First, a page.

This story was shared far and wide by outlets such as USAToday, CBS News, Mother Jones and many others, and topped our most-read stories online.

A person displays a Gadsden flag during a Reopen Oregon rally outside of the State Capitol building in Salem, Oregon, on May 2, 2020. Hundreds gathered at the hours long event demanding Oregon reopen businesses during Gov. Kate Brown’s stay-at-home order.

The Gadsden flag is a symbol. But whose? How a Revolutionary War-era flag evolved into an anti-government symbol by Leah Sottile, published May 18.

In recent years the classic rattlesnake symbol, known as the Gadsden flag, has come to mean something very different from its intended meaning. Some of the most violent and vehemently anti-government figures in the West have recast the ready-to-strike rattlesnake as a warning against the American government itself. Still, some Westerners say they’re not ready to cede the Gadsden flag to those who would use it as the new logo for right-wing extremism.

Cliven Bundy, for 20 years, had neglected to pay grazing fees to the Bureau of Land Management, citing his belief that the federal government couldn’t own land. When it appeared that the BLM was finally going to impound his cattle, Bundy called on militias for help. They came, their members bearing .50 caliber machine guns and Gadsden flags. “I really don’t want violence toward (the government),” Jerad Miller told a TV reporter. “But if they’re gonna come bring violence to us? Well, if that’s the language they want to speak, we’ll learn it.”

The Gadsden flag has “become a symbol of anti-government, Patriot and militia members,” Travis McAdam, program director at Montana Human Rights Network, said. The revival and repurposing of the Revolutionary symbol makes sense to McAdam: “So many of the militia folks that are out there view themselves as the modern-day version of this country’s founders.”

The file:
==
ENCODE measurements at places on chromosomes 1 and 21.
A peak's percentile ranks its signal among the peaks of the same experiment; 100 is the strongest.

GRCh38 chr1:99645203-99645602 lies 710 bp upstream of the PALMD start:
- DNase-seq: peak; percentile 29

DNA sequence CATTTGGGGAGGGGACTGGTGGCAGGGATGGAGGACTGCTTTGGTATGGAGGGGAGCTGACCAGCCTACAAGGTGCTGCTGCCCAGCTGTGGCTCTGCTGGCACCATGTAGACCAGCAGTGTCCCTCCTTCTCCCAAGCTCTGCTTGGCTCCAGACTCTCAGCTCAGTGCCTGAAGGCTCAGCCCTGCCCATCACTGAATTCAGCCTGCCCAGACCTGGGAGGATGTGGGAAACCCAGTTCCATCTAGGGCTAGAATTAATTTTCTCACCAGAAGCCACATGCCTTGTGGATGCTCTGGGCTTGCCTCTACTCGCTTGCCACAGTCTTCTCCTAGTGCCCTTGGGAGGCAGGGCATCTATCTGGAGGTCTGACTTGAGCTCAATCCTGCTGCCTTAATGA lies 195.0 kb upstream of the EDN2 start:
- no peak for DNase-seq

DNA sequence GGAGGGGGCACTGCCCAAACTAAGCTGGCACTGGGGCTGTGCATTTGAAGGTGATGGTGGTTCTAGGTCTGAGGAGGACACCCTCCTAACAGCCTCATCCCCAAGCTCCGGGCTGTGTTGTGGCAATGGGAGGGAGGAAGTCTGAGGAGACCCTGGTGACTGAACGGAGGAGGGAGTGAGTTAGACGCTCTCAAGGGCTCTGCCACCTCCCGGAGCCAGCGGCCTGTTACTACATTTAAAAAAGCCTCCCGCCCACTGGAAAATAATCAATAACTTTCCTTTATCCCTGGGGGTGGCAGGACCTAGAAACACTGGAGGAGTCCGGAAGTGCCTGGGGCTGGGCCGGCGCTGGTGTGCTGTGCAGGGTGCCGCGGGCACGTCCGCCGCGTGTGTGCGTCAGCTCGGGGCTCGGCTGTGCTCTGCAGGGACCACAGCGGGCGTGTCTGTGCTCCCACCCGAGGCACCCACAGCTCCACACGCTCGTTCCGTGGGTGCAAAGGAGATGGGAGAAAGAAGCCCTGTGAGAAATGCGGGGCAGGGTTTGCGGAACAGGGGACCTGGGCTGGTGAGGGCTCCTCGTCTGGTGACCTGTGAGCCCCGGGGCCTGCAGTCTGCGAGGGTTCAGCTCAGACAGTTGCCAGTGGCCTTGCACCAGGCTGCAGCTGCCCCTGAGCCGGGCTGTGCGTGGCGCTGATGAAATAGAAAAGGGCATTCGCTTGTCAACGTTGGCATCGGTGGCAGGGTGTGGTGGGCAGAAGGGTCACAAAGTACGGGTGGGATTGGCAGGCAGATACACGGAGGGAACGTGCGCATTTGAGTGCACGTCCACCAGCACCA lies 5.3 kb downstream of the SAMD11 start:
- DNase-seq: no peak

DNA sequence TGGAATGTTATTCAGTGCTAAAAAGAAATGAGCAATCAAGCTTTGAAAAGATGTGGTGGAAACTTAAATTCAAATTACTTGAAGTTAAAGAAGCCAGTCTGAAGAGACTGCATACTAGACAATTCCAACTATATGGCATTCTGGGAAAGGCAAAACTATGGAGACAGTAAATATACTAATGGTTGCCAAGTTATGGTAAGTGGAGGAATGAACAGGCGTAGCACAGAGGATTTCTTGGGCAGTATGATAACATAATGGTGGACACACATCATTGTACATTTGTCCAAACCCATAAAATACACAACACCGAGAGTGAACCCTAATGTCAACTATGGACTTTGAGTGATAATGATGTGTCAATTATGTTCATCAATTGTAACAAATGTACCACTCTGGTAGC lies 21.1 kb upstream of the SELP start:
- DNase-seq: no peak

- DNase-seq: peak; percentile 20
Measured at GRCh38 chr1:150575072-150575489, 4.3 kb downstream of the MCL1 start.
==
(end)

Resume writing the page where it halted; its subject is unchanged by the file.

A crowd of photographers line up to capture the sunrise at Mesa Arch near Moab, Utah, in Canyonlands National Park on an early fall day in 2016.

The danger of self-isolating from COVID-19 on public lands: Gateway communities grow wary of out-of-town crowds by Jessica Kutz, published March 20. 

In Moab and other tourist-based towns, the message that their backyards were still open to out-of-town visitors during the early days of the pandemic made both residents and park employees fear that their communities and workplaces would become the next COVID-19 hotspot. Friends of Cedar Mesa, a nonprofit located in Bluff, Utah, that runs a visitor’s center for Bears Ears National Monument, a popular climbing area, urged visitors to reconsider their travel plans. Citing a surge in camping and tourists into public lands across the West, the group said: “This flood of visitors negatively impacts the sensitive landscape we strive to protect, but even more importantly, in a time of great uncertainty, an increase in visitation has the potential to put remote gateway communities at risk.”

High Country News obtained hundreds of pages of documents that included maps, permits for archaeological digs and internal emails. The documents show how graduate student archaeologists excavated human remains in Mariposa County, California, in 2009.
Roberto (Bear) Guerra/High Country News

A whistleblower speaks out over the excavation of Native sites: In California, archaeologists unearthed Indigenous burials 11 years ago, but the remains have yet to be repatriated by Tay Wiles, published Nov. 12.

In 2009, while excavating prehistoric artifacts, graduate student archaeologists from the University of California-Davis found Indigenous funerary objects and fragments of human bone. But despite what the law requires, according to internal documents obtained by High Country News, the archaeologists kept digging at the site. They continued the excavation, and apparently left a local tribe in the dark about their findings for years.